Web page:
Shtayyeh also contended that the US plan will not receive European or Arab backing, the Wafa report said.

“The American plan is nothing more than dictates and it is unacceptable to discuss it,” he was quoted as saying. “The United States has not and will not find a partner for its implementation in the European Union or among the Arab states.”

EU foreign policy chief Josep Borrell criticized the US initiative on February 4 as departing from “internationally agreed parameters,” including the two-state solution based on the pre-1967 lines, with the possibility of mutually agreed-upon land swaps. He has also said that 25 of the 27 EU member states agree with that view.

While many Arab states initially elected not to criticize the plan directly, Arab foreign ministers — in an emergency meeting at the Arab League on February 1 — unanimously backed a statement rejecting it and affirming support for the establishment of a Palestinian state along the pre-1967 lines.

Breaking with past US administrations, the plan envisions the creation of a Palestinian state in about 70 percent of the West Bank, a small handful of neighborhoods in East Jerusalem, most of the Gaza Strip and some areas of southern Israel — if the Palestinians recognize Israel as a Jewish state, disarm Hamas and other terror groups in the Gaza Strip, and fulfill other conditions.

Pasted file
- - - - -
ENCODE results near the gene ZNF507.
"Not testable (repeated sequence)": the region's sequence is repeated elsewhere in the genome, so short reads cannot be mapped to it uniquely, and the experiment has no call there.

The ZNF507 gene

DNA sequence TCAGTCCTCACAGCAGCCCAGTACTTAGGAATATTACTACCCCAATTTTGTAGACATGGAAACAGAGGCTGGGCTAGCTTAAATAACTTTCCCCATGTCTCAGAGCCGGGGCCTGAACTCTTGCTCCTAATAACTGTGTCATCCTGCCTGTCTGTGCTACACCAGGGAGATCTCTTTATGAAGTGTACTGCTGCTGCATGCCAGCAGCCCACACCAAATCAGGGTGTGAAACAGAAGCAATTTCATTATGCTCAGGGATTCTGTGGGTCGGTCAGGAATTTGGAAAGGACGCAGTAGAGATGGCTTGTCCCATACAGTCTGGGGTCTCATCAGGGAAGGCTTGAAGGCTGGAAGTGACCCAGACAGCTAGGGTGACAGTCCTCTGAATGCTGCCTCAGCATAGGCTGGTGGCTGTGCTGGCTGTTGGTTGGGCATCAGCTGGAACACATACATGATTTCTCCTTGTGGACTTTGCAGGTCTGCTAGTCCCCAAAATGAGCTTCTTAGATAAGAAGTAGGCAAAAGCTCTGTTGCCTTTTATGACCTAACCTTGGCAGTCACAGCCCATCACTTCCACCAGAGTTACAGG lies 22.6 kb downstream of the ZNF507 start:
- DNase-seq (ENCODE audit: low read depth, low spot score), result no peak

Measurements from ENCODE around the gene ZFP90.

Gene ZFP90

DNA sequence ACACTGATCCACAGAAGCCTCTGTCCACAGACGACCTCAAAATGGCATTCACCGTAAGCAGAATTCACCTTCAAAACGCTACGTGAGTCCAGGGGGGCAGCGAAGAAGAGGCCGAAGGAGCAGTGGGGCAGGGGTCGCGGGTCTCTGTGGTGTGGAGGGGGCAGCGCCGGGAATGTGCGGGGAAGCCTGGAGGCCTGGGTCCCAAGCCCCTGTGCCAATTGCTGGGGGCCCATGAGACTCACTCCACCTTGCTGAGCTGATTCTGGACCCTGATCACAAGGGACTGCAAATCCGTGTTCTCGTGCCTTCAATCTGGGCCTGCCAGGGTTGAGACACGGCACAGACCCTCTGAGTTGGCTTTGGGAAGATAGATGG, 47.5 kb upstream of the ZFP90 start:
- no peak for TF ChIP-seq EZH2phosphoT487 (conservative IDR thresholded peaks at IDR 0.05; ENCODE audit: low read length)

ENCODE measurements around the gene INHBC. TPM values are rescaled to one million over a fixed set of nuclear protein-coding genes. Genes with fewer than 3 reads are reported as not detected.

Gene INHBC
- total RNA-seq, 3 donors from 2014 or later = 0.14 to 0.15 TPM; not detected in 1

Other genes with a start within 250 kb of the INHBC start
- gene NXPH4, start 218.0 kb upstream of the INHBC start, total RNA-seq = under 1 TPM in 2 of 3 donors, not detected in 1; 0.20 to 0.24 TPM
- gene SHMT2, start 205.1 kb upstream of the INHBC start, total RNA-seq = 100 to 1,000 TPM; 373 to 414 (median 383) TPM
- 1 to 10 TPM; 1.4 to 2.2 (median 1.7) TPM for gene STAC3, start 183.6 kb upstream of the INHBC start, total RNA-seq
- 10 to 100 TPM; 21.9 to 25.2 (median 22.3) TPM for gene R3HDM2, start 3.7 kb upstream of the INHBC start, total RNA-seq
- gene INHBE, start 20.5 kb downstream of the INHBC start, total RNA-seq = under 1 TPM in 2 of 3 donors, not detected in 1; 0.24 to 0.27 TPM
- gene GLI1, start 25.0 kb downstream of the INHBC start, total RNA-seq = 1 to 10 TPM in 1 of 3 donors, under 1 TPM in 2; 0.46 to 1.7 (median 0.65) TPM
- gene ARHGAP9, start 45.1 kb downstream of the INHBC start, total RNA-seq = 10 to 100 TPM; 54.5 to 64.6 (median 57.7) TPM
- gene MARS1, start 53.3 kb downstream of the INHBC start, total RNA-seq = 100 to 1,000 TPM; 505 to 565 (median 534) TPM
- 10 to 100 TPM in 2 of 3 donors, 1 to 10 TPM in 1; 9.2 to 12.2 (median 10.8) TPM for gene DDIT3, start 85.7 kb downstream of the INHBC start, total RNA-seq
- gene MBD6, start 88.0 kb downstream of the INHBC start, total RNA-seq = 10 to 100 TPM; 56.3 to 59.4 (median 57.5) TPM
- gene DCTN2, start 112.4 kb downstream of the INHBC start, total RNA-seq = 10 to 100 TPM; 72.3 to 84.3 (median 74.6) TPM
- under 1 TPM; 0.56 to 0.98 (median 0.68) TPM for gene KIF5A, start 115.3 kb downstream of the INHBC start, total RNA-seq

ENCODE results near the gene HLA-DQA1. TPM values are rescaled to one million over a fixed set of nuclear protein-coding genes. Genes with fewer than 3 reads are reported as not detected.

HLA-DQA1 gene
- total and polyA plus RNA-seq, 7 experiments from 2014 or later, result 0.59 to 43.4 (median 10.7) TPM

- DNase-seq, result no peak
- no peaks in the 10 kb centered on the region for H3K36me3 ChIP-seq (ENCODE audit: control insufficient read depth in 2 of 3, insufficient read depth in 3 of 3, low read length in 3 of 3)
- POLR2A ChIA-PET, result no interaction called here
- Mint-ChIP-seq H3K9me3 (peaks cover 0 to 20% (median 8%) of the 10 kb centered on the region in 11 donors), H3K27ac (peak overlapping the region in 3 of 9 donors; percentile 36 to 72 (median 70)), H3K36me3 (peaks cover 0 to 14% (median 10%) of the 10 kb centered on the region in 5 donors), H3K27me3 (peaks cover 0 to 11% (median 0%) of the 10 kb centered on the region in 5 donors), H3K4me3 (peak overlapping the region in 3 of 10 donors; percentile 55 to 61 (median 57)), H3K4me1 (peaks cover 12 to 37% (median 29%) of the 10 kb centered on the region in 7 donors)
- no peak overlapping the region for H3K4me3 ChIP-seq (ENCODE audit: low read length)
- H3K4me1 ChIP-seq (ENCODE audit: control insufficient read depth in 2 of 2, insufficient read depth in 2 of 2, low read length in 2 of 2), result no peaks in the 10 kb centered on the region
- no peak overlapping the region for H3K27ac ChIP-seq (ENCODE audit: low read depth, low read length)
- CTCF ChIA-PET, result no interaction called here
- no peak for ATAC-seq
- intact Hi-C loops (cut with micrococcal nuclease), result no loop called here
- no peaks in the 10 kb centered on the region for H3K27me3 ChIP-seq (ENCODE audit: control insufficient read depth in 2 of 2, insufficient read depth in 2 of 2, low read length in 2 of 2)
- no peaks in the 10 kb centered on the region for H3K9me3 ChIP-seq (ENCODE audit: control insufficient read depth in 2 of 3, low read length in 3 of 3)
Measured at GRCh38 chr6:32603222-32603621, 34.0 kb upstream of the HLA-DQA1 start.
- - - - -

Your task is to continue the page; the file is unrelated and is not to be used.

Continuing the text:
US President Donald Trump and Israel’s Prime Minister Benjamin Netanyahu take part in an announcement of Trump’s Middle East peace plan in the East Room of the White House in Washington, DC on January 28, 2020. MANDEL NGAN / AFP)

The plan also allows Israel to annex settlements, grants the Jewish state sovereignty over the Jordan Valley and overriding security control west of the Jordan River, and bars Palestinian refugees from settling in Israel.

Separately on Thursday, Nabil Abu Rudeineh, Abbas’s spokesman, slammed Netanyahu’s announcement that thousands of new homes would be built in the Givat Hamatos and Har Homa neighborhoods in East Jerusalem.

“Netanyahu’s insistence in building thousands of settlement units on the State of Palestine’s lands is systematically destroying the two-state solution,” Rudeineh said in statement carried by Wafa, adding that the prime minister’s announcement aimed to implement the US initiative.

He also said that Netanyahu’s statements constituted “an attempt to gain votes from the Israeli right at the expense of Palestinian rights ahead of the Israeli elections.”

The plan for construction in Givat Hamatos was first brought forward in 2012, earning widespread condemnation in the international community over its cutting off of the Palestinian neighborhoods of Beit Safafa and Sharafat from the West Bank, in a manner that critics said placed a nail in the coffin of a two-state solution based roughly on the pre-1967 lines.

Netanyahu also declared on Thursday that hundreds of new homes would be constructed in Beit Safafa.